The advent of 5G promises to unlock greater innovation and productivity as well as new revenue streams and services. IBM is ideally positioned to help turn promise into reality, as Charles Lupton explains.
Innovative thinkers across Britain are using their creativity to harness the power of 5G to boost economic productivity, reduce pollution and congestion, and develop the next generation of entertainment.
In the North of England, the focus is firmly on accelerating the growth of advanced manufacturing across the region.
There are many possibilities for innovation and productivity in the manufacturing industry that utilising 5G can open up. Powering an agile connected digital infrastructure across manufacturing operations and beyond into the supply chain has become even more important as new data-intensive innovations continue to transform the industry.
Advanced manufacturing has been given a significant boost by the introduction of the Factory of the Future programme, which aims to create an open access 5G industrial testbed in the North West and ultimately deliver the RAF’s Tempest future fighter jet in half the time, while driving UK and global manufacturing competitiveness.
5G use cases
Led by the University of Sheffield Advanced Manufacturing Research Centre (AMRC) and a consortium of industry partners, the testbed will be based at the centre’s soon-to-be built facility on the Salmesbury Enterprise Zone.
The two-year project aims to seek out new and more efficient ways of manufacturing to ensure the industry continues growing in the UK for the foreseeable future.
The programme will develop integrated solutions to some of the key challenges to deploying 5G technologies in manufacturing, using 5G to test use cases such as robotic assembly, reconfigurable product assembly lines and distributed and shared virtual and augmented reality (VR/AR).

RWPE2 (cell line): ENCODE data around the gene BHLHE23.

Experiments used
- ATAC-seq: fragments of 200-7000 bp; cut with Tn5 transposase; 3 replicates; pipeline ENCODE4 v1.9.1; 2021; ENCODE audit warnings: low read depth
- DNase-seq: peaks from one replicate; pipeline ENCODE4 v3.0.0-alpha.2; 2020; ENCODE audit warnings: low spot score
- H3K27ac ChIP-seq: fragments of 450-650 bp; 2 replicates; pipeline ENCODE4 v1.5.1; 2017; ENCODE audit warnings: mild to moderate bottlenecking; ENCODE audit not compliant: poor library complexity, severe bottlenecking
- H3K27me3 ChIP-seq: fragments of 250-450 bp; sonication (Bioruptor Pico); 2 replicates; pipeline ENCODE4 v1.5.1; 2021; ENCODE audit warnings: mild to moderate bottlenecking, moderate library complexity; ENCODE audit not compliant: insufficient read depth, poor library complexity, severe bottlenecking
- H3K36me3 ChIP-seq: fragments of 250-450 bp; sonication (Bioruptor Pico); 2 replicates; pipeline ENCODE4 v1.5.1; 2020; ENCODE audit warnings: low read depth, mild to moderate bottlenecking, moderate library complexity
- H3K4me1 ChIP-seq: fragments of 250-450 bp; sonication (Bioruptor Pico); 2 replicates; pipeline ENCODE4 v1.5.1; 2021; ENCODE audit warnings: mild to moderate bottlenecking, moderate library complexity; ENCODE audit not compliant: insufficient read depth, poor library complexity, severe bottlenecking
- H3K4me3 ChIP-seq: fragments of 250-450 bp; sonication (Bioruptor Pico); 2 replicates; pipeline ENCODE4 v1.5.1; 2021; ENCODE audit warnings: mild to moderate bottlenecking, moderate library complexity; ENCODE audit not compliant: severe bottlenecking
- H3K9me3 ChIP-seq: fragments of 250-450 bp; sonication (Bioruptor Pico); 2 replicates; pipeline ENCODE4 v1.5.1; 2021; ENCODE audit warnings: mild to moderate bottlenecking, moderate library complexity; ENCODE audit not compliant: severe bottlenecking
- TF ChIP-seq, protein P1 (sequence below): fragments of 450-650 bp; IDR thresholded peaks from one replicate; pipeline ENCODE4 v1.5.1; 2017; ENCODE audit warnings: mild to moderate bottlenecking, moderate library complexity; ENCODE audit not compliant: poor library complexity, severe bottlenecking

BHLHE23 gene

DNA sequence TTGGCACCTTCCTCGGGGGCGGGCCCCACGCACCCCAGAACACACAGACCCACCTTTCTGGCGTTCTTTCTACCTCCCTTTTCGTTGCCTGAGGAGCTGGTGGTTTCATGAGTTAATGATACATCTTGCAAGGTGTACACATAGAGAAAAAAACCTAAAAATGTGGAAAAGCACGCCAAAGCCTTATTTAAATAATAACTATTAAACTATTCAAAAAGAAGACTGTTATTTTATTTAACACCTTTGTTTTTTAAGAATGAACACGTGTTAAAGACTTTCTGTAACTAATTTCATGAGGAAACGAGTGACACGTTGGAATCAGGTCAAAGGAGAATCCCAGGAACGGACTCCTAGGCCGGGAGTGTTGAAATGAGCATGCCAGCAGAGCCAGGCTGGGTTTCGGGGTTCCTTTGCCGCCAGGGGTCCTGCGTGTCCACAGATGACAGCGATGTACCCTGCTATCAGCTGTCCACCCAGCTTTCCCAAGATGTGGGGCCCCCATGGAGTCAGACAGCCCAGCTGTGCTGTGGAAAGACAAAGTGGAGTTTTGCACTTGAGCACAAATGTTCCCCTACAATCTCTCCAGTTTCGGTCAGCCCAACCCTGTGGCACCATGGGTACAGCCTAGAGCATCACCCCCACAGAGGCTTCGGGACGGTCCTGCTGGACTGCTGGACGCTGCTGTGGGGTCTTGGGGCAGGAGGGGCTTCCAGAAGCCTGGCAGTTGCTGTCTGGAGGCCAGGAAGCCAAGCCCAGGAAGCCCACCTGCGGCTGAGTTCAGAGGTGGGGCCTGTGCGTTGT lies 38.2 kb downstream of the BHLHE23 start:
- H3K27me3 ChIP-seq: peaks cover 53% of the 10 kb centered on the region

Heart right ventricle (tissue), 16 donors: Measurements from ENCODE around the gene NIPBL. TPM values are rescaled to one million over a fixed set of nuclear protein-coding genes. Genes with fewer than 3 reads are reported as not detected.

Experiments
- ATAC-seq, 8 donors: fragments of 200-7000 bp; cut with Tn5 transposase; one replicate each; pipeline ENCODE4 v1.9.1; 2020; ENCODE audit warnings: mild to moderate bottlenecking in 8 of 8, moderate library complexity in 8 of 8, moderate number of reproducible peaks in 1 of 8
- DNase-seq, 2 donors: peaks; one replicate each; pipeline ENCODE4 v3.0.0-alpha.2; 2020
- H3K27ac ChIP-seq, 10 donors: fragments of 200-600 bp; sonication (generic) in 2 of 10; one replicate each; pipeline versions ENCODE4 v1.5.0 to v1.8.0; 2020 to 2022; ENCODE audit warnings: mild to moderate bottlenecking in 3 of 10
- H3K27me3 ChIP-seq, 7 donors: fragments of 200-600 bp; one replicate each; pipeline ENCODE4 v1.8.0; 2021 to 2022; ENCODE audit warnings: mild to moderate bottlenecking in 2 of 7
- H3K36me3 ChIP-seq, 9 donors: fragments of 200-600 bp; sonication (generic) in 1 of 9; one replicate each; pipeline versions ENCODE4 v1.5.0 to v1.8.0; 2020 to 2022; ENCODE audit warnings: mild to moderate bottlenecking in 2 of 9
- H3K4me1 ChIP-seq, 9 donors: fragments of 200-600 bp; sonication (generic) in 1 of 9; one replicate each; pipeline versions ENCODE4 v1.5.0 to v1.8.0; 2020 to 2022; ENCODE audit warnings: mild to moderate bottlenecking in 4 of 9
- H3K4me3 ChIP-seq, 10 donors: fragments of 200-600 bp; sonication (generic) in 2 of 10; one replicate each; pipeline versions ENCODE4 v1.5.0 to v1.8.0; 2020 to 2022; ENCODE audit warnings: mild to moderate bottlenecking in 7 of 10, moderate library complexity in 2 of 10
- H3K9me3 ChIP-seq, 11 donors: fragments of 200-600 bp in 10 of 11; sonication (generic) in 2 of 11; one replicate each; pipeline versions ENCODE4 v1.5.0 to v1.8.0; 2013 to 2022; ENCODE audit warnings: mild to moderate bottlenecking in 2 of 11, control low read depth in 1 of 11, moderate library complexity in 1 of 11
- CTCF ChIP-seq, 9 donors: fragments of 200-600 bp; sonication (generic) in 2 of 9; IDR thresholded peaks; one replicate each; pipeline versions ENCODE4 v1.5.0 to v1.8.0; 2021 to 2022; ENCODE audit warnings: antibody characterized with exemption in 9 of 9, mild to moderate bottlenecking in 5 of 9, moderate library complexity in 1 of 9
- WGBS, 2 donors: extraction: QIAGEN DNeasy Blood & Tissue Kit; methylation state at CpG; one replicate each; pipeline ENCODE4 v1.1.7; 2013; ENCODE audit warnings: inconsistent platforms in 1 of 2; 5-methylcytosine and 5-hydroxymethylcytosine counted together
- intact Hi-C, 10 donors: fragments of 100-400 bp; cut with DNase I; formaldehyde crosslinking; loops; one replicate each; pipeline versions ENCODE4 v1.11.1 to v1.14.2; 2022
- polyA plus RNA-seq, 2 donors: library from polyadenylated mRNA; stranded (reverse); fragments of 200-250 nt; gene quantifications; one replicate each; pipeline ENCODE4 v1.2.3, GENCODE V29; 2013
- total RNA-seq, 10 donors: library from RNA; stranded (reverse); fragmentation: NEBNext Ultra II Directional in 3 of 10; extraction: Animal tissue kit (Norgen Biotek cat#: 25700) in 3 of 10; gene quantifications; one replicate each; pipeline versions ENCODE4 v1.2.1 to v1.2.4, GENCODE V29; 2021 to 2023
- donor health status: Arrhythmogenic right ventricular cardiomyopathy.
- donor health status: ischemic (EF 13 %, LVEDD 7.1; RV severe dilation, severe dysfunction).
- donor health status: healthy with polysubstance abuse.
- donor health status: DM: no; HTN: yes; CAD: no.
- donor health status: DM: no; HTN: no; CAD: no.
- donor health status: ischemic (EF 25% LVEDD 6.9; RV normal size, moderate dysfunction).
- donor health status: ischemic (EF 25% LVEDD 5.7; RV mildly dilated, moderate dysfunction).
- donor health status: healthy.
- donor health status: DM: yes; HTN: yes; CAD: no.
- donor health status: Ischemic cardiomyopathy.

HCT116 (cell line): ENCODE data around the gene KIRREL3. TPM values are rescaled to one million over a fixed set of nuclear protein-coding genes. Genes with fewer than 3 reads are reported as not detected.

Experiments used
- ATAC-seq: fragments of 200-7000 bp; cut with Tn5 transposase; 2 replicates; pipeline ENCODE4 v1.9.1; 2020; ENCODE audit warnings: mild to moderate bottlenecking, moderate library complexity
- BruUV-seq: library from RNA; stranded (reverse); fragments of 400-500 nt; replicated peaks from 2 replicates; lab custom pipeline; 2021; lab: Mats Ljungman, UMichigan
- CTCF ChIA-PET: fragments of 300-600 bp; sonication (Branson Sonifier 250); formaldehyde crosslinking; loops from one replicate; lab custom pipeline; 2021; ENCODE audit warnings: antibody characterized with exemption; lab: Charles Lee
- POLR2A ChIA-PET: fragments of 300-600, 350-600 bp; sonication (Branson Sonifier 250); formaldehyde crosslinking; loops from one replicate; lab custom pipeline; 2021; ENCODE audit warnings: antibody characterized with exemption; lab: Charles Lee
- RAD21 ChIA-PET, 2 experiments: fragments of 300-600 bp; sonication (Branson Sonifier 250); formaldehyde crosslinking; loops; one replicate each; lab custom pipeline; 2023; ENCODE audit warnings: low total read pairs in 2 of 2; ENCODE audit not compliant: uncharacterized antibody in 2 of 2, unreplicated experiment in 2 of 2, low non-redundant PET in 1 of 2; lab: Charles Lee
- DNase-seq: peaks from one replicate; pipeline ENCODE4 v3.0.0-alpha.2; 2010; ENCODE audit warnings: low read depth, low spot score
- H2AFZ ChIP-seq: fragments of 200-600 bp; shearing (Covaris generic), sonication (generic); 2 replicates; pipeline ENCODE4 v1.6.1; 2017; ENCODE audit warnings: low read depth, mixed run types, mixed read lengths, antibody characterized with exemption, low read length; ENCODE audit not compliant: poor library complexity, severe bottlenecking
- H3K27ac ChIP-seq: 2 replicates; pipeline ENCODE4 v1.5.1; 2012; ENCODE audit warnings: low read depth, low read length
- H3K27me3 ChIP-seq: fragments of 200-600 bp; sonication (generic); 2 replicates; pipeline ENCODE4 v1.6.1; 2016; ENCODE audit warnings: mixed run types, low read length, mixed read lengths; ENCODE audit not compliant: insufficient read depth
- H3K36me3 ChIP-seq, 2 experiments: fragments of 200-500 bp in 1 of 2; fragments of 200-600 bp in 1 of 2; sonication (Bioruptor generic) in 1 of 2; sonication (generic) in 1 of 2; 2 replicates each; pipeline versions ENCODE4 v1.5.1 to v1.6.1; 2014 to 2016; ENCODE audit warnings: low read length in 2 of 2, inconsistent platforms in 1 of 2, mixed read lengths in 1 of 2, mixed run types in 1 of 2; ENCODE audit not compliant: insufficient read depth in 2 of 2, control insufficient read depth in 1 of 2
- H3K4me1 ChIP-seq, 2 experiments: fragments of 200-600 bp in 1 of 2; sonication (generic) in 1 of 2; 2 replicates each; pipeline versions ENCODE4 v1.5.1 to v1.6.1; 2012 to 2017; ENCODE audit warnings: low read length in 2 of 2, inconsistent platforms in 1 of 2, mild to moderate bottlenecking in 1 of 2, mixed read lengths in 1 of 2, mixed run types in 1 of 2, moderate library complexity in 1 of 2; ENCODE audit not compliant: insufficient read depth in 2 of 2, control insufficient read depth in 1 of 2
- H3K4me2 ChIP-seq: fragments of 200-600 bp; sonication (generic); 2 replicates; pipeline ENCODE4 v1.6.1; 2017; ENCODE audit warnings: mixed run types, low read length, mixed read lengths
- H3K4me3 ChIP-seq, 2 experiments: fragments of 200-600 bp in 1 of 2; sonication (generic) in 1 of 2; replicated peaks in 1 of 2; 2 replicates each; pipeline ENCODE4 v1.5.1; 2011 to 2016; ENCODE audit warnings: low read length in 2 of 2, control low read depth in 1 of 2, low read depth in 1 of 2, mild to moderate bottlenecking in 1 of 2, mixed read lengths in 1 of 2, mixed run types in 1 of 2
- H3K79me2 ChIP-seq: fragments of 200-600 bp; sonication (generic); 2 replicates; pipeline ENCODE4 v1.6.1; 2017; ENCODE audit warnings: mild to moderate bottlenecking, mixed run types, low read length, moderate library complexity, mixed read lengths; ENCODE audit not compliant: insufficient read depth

It will also focus on improving the performance of manufacturers by exploring significant reductions in defects and waste through:
- real-time monitoring
- enhanced machine utilisation and energy saving through digital twin track and trace
- a significant reduction in travel and maintenance times brought about by shared hybrid reality spaces
- reduced costs and greater efficiencies through using 5G to track the location and monitoring the condition of goods in the supply chain through a chain of custody system
The end result will be multiple public case studies on solutions deployed within the testbed manufacturing facility with tangible results – demonstrating the effect of 5G combined with analytics and artificial intelligence (AI) to provide insights on data gathered from the factory floor.
Throughout the programme, we expect to be able to provide updates on the milestones along the way to keep the wider industry updated on the very latest discoveries.
Proven flexible solutions
The programme is part of the government’s investment into 5G testbed facilities across the country. IBM is part of the consortium that includes BAE Systems, University of Sheffield AMRC North West, Digital Catapult, MTT, Miralis and Three Networks.
IBM is the technology partner and will provide a hybrid cloud platform built using Red Hat OpenShift on the IBM public cloud, providing a solid foundation of open source innovation, security leadership and enterprise-grade infrastructure.
The platform will provide the flexibility to access the very latest applications and services without vendor lock-in. As well as flexibility, IBM aims to provide deep data insights through its advanced analytics software and the application of AI hosted on IBM Power Systems.
Data is now our most valuable asset and 5G will help us to gather it quickly and securely throughout the supply chain. Once securely gathered, IBM’s data integration, advanced analytics and AI can be utilised to provide detailed insights on productivity and quality control.
This is where 5G and AI combine to gather more data at greater speeds with better visualisation of patterns, defects and anomalies.
Solving industry’s common challenges
Technology is the vital ingredient to help deliver solutions to solve problems that are common to the manufacturing sector. Technology such as AI, analytics, Internet of Things (IoT) and 5G should be able to drive greater efficiencies on the factory floor by gathering more data, providing better insights and delivering better quality products using less materials.
What’s not to like? The proof of course is in the pudding and this is where the 5G Factory of the Future programme comes in to provide the UK, and indeed the world, with the basis for the technology and the testbed to showcase the use cases.
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